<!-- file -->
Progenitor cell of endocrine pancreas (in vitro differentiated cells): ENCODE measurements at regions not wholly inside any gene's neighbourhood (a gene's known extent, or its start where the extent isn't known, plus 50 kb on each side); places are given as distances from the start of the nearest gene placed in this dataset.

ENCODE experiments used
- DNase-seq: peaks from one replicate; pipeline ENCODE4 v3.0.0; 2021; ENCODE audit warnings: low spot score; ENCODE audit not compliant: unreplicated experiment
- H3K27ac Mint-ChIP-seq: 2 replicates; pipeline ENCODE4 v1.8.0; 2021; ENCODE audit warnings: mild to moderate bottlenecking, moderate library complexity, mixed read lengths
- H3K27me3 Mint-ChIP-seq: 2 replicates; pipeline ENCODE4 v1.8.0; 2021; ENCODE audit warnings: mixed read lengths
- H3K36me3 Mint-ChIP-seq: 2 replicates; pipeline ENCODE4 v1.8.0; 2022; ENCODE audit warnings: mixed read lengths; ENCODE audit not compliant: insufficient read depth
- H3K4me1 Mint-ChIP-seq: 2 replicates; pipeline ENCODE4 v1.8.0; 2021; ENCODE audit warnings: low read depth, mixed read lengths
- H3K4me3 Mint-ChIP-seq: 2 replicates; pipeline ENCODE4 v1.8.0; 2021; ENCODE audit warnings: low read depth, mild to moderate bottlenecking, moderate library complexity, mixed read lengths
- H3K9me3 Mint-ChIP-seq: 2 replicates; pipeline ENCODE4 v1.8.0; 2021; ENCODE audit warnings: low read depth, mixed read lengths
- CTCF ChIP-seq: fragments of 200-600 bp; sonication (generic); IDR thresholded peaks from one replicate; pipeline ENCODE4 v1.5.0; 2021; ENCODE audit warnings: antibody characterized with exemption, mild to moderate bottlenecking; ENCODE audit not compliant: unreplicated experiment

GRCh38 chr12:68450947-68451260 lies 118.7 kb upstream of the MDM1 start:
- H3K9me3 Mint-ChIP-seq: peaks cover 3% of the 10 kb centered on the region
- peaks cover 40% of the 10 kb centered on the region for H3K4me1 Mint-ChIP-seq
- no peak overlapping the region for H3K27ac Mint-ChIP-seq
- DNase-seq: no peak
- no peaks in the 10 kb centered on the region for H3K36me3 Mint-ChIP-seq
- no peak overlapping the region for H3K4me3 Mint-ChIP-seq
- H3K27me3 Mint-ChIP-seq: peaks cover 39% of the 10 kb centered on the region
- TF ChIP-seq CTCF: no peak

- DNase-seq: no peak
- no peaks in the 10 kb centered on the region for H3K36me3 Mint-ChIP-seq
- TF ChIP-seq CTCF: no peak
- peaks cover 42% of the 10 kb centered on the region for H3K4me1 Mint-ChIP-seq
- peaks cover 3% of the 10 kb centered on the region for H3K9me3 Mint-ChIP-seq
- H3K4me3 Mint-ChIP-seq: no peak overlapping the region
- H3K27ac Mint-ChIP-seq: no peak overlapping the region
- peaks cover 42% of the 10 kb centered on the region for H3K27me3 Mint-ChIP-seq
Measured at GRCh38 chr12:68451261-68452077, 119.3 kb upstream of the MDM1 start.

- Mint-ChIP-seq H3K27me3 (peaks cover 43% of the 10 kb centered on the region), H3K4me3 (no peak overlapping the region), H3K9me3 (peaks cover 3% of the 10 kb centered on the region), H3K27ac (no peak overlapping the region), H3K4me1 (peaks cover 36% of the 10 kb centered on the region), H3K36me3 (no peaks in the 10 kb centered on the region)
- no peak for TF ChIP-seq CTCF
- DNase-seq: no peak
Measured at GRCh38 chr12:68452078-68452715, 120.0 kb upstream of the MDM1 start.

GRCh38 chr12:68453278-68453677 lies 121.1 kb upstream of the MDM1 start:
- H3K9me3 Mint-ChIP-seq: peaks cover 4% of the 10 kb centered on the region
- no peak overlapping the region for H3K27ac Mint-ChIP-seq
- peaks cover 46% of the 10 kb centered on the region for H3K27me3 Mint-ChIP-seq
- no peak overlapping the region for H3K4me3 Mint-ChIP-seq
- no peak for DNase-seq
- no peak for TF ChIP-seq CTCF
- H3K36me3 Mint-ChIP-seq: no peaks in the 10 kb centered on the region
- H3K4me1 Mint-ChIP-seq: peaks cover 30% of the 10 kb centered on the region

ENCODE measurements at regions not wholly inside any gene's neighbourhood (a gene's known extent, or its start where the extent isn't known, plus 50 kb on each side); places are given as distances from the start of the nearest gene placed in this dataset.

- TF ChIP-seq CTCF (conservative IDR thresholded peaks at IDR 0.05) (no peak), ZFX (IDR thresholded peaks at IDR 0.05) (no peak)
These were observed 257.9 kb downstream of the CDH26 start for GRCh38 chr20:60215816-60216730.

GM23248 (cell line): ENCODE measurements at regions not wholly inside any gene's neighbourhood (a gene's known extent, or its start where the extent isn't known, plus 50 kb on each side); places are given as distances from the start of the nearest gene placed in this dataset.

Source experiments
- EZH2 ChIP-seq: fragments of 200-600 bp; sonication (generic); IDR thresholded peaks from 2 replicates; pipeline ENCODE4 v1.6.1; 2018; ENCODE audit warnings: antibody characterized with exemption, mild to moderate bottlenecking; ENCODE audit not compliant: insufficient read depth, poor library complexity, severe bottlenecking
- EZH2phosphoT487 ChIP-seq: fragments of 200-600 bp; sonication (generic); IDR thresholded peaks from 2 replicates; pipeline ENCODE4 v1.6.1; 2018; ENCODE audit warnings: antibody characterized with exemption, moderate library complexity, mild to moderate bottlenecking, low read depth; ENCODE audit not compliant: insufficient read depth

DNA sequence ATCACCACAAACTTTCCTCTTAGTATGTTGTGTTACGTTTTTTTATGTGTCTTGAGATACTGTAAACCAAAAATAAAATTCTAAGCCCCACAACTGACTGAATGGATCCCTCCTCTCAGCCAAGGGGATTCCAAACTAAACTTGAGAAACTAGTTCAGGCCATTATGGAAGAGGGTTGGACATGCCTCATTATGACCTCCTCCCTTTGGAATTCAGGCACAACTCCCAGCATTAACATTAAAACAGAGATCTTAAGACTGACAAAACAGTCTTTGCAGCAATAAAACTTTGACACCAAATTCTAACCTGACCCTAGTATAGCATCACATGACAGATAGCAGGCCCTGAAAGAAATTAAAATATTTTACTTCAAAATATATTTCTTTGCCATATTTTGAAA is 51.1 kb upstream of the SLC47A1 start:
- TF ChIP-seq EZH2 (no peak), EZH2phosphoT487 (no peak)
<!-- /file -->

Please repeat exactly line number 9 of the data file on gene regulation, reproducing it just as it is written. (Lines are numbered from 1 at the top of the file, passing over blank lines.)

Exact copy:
- H3K9me3 Mint-ChIP-seq: 2 replicates; pipeline ENCODE4 v1.8.0; 2021; ENCODE audit warnings: low read depth, mixed read lengths